Ship Performance after Reboilering

  • #1
I'm trying to do some rough estimates of how much additional performance a steam powered warship (World War I to 1950 or so) could get from receiving new engines. I'm aware that different hull designs have different impacts on drag in the water, but for the rough estimate I'm focusing on the propulsion systems. The largest changes for performance seem to be fuel type (coal or petroleum) and boiler pressure.

Presumably the ships of this era were using bituminous coal, as its been said that the switch to petroleum doubled a ship's energy density. Anthracite coal has been used to power some ships (it was used as a stealthy fuel in the American Civil War due to its cleaner burning) but it has about as much energy density as petroleum. Does that mean that switching from coal to petroleum would allow most ships to double their horsepower?

Also, it seems that boiler pressures were constantly increasing throughout the era. What kind of relationship does that have with power density and performance of the engines?
 

Answers and Replies

  • #2
anorlunda
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I think you can get your estimates from the historical record. The most relevant parameter is horsepower per ton of displacement for the same hull form and waterline length. You should be able to find the data, horsepower, displacement, and top speed for historical warships.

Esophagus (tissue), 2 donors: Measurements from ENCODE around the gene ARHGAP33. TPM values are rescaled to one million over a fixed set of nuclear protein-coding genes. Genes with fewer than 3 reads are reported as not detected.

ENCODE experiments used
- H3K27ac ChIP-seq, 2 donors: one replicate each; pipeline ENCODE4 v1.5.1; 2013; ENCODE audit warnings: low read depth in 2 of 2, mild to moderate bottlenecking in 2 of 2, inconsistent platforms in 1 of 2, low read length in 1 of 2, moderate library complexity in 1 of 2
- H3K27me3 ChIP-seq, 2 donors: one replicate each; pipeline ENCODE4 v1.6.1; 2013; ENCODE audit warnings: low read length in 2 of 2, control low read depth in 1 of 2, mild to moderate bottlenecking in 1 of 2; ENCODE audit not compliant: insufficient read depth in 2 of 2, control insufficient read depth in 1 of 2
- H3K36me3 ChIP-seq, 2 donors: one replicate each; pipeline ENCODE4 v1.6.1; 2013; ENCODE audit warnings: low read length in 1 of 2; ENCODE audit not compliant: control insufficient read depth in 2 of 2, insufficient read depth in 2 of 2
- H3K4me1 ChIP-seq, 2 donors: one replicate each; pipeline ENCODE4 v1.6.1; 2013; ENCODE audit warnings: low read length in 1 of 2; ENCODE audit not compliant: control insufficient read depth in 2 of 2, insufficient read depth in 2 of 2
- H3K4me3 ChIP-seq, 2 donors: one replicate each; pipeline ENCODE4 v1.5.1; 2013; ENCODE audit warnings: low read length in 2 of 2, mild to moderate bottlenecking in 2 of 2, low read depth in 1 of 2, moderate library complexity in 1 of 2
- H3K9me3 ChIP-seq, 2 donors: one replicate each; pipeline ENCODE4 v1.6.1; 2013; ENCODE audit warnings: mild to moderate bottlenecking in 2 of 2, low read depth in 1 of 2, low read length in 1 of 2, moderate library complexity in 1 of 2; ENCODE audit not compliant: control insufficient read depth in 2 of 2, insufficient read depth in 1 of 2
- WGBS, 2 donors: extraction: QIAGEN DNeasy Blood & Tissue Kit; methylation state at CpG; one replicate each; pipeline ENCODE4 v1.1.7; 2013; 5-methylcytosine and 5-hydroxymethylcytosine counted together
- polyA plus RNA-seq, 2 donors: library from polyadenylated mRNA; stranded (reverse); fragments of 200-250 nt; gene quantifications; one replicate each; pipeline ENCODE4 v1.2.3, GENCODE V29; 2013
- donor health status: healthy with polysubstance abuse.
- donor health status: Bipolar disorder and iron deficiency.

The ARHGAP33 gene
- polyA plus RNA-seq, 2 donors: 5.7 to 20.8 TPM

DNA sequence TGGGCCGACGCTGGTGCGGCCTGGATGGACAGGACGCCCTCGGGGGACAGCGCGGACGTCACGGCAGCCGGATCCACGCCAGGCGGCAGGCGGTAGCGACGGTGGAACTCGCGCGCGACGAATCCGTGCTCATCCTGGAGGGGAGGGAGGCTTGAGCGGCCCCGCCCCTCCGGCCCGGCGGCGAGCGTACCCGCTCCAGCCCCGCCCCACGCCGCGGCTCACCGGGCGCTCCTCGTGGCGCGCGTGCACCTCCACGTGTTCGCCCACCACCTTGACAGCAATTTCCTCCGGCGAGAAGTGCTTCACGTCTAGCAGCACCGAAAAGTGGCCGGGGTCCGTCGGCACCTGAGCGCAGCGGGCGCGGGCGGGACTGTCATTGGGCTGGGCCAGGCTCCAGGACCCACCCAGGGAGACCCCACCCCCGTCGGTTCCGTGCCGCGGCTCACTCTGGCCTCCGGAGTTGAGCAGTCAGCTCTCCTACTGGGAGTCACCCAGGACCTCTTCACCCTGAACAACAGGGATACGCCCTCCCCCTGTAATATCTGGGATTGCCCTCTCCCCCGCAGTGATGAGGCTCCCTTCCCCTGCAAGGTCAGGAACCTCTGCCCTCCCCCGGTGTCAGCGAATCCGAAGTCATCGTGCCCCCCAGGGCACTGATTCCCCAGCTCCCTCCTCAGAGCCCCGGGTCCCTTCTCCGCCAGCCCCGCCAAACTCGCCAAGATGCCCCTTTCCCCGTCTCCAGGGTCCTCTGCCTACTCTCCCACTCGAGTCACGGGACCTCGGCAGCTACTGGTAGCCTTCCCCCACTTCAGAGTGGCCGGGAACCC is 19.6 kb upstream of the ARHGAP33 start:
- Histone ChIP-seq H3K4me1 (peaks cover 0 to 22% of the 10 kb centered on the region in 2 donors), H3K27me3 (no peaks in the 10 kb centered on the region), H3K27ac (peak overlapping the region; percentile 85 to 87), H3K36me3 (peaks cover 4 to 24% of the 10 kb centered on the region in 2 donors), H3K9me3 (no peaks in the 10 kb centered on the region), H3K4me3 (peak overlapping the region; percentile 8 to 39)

As a rough guess, I would say that the change in weight of power plants, as a fraction of total displacement is a minor factor. Tonnage of fuel carried must also be a factor, but performance gains could come in terms of speed or range or munitions carried.

I once visited the USS Texas (circa 1910). I think the plaque said it was the last steam-piston engine warship.

Higher pressures certainly add a lot of power/weight. But other big factors were the improvement in design of steam turbines, and speed reduction gears.

What about the weight of armor?
 
  • #4
Nidum
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Starting right back in Newcomen beam engine days there have always been schemes proposed to uprate the power output and increase the efficiency of steam power plant .

One of the earliest was devised by a Scottish engineer called William McNaught . He upgraded low pressure beam engine plants to use higher pressures by supplying replacement high pressure boilers and by fitting an additional high pressure cylinder to the original beam engine . This allowed the engine to work at the higher pressure and effectively to work as a compound .

This procedure did allow the engine to develop more power but only within the limits of the engine mechanical construction . The real advantage was the improvement in efficiency . There are credible reports that coal consumption for a McNaughted engine supplied with steam from the new boiler could be less than half of what it was previously .
 
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